Finding healing at home
Patricia’s home sits on land in North Carolina that was passed down to her by her parents. Her siblings also settled nearby on the family’s property. “I was born on this land,” says Patricia, a 73-year-old mother of two and grandmother of three, “I’ve always lived on this land.”
Having the support of family close by was important when Patricia’s son, James, became ill. After a long-term hospital stay, Patricia was told James couldn’t be released if she didn’t have a ramp built so he could easily enter and exit her home. “He wanted to be home so bad,” says Patricia. “But they wouldn’t let him come home until he had a ramp.”
An answered prayer
Patricia, whose home is built on a mountain, contacted several local contractors for a solution. They all told her building a ramp would be nearly impossible. Her property’s steepness would require a ramp extending from her front porch, located on the second story of her home, to a parking area around 100 feet away. And a spring near her home sometimes overflowed, which would interfere with the integrity of any footers built to secure a ramp. One contractor suggested installing a lift to help James move from the ground level to the porch, an option too expensive for Patricia’s budget.
Without the Lowe’s grant, we wouldn’t have been able to purchase the materials that we needed to do this home repair. These grants allow us to help more people in the community like Patricia and James.— Toni Thayer, Habitat Henderson County director of fundraising and grant management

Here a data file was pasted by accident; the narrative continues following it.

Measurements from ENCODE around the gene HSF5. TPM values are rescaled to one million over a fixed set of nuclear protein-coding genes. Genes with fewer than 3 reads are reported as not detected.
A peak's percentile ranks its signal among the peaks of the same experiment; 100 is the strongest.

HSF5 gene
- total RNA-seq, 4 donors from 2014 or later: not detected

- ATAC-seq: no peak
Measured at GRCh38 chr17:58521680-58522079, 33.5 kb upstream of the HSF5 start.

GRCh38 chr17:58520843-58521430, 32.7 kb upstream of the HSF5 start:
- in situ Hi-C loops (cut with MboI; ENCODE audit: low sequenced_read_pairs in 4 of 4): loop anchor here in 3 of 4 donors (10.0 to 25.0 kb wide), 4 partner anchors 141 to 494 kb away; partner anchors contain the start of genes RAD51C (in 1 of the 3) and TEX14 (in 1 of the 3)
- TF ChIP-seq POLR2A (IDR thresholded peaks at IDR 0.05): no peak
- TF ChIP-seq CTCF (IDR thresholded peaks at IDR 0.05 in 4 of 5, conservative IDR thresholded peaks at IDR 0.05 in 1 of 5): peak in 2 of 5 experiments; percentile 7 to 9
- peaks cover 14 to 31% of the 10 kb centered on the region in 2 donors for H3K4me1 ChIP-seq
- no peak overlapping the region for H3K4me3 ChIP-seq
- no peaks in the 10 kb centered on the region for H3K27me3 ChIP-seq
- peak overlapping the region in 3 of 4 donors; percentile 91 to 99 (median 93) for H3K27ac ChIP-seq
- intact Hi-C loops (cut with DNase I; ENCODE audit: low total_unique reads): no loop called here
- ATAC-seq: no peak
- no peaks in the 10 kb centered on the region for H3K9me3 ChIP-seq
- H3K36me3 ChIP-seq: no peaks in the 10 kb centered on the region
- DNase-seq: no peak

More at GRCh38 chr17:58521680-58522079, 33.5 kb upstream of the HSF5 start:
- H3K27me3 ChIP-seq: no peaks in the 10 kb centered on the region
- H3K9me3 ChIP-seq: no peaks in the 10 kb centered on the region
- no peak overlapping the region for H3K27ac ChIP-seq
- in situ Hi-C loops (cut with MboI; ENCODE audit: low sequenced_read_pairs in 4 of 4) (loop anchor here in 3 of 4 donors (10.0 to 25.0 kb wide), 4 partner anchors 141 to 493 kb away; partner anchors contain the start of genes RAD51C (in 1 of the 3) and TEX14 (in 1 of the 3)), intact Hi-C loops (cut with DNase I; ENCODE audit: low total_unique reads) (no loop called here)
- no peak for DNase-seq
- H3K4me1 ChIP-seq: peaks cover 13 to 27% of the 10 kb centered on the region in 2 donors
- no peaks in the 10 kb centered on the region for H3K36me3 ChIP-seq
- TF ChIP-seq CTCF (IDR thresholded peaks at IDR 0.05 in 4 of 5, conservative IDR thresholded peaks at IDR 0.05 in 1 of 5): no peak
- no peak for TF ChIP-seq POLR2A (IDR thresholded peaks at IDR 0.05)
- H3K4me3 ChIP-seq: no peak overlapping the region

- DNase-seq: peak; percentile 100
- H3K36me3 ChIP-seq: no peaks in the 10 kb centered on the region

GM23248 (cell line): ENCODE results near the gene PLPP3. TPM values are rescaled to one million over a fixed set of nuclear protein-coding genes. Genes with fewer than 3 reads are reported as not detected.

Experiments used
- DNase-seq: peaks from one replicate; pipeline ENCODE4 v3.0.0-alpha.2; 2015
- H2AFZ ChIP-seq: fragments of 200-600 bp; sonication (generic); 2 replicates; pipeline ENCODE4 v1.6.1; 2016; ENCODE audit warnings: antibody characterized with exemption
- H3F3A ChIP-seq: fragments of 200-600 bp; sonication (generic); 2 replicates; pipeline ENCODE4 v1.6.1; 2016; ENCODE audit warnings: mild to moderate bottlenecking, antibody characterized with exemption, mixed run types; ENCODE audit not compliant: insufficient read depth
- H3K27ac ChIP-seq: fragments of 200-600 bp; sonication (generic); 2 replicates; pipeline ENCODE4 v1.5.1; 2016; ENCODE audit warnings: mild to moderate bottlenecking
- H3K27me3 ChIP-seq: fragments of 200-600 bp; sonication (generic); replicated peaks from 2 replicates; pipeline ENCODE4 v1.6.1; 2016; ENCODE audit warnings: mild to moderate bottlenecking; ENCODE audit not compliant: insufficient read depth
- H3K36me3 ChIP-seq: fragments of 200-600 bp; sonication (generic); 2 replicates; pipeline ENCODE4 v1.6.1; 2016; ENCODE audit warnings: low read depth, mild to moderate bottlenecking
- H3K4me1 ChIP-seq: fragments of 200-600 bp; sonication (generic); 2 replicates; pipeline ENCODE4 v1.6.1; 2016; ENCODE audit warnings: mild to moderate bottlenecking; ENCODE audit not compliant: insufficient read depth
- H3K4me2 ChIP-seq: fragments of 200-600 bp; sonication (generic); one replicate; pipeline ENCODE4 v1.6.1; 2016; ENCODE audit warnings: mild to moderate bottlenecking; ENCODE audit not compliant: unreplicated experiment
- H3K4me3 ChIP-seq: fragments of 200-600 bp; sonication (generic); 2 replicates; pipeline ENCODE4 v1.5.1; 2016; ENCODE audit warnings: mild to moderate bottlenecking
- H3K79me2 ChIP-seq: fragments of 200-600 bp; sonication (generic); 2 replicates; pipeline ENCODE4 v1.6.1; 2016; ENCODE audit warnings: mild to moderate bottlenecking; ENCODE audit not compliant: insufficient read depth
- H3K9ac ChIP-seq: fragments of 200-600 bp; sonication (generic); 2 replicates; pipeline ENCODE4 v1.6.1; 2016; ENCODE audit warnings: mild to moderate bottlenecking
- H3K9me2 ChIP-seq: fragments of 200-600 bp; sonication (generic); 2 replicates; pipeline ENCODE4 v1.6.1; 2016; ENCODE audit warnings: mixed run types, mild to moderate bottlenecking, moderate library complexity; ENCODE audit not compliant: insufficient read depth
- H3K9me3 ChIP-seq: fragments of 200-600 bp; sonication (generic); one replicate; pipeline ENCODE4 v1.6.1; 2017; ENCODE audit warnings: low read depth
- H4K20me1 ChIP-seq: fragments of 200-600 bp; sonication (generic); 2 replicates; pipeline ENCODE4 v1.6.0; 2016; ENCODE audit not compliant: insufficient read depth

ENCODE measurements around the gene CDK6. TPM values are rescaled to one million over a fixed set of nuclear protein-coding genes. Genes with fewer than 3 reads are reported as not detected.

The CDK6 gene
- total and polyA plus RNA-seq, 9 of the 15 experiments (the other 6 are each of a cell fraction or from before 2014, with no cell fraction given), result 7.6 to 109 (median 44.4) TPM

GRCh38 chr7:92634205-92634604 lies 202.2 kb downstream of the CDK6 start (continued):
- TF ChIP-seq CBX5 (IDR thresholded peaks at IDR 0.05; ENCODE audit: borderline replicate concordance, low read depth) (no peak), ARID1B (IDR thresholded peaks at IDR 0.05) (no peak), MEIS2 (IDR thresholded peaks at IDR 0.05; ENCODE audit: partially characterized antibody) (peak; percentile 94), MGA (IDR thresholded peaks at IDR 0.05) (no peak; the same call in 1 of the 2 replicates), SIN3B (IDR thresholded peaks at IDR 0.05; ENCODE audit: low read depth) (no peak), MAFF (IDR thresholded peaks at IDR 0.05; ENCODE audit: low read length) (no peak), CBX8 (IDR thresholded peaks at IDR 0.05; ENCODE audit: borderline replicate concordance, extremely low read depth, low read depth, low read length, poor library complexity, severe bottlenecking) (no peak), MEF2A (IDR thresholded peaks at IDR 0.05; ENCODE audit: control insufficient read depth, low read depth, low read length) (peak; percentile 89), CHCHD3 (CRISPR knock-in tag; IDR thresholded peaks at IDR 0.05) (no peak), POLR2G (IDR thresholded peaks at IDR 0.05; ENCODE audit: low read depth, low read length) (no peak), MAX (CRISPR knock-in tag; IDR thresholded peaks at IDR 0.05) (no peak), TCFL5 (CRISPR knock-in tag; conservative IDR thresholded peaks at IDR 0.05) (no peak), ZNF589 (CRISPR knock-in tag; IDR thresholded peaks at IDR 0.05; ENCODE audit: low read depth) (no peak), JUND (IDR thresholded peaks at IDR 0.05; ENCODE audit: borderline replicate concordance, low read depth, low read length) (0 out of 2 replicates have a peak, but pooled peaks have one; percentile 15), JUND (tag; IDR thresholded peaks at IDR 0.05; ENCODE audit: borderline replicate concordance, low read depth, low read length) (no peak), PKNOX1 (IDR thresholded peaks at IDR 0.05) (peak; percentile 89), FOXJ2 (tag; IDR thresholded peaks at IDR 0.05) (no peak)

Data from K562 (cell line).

When someone from her church told her that Habitat for Humanity helped make homes more accessible, Patricia visited Habitat Henderson County. The affiliate’s director of fundraising and grant management, Toni Thayer, helped her apply for a home repair grant. “We felt that it was a pressing situation, and we wanted to make sure that we could help in any way,” Toni says.
Once Patricia was approved, Toni made the call to share the happy news. “The first thing she said was ‘God bless you. I can’t believe it,’” Toni says. “And I was on the other end saying ‘I’m so excited for you, and I can’t wait till James gets to come home.’”
A creative solution
Habitat Henderson County’s home repair program helps homeowners make critical home repairs, including modifications to make them more accessible. The affiliate found a creative solution for Patricia’s new 60-foot ramp that perfectly suited James’ needs. Their construction crew dug a French drain that rerouted Patricia’s spring away from her home, allowing them to build safe and secure footers. They also regraded the land to create a driveway that allows cars to drive up to the end of the ramp. With the help of volunteers, including members of Patricia’s family, the ramp was built within a month.
“They built the most well-engineered ramp I’ve seen anywhere,” says Patricia. “It’s a beautiful ramp, and it has two little landings. And they fixed it to fit right in with my house’s porch.”
Patricia, who had fallen down her front steps twice, says the ramp has also given her a sense of safety and security in addition to what it means for James. “It also means a bit of stability for me, getting me in and out as I go,” she says.
Patricia’s innovative home repair was made possible by the continued support of Habitat’s long-standing partnership with Lowe’s. “Without the Lowe’s grant, we wouldn’t have been able to purchase the materials that we needed to do this home repair,” says Toni. “These grants allow us to help more people in the community like Patricia and James.”
Habitat and Lowe’s have worked together for 20 years to help homeowners build and improve a place they can call home. In 2022, Habitat and Lowe’s helped repair 559 homes across the U.S.
A place to be together
With the ramp in place, Patricia treasures having James home. “It’s really been a blessing,” she says. Having the ramp has meant the world to James, too. “He said that it gave him a means to the rest of his life,” says Patricia.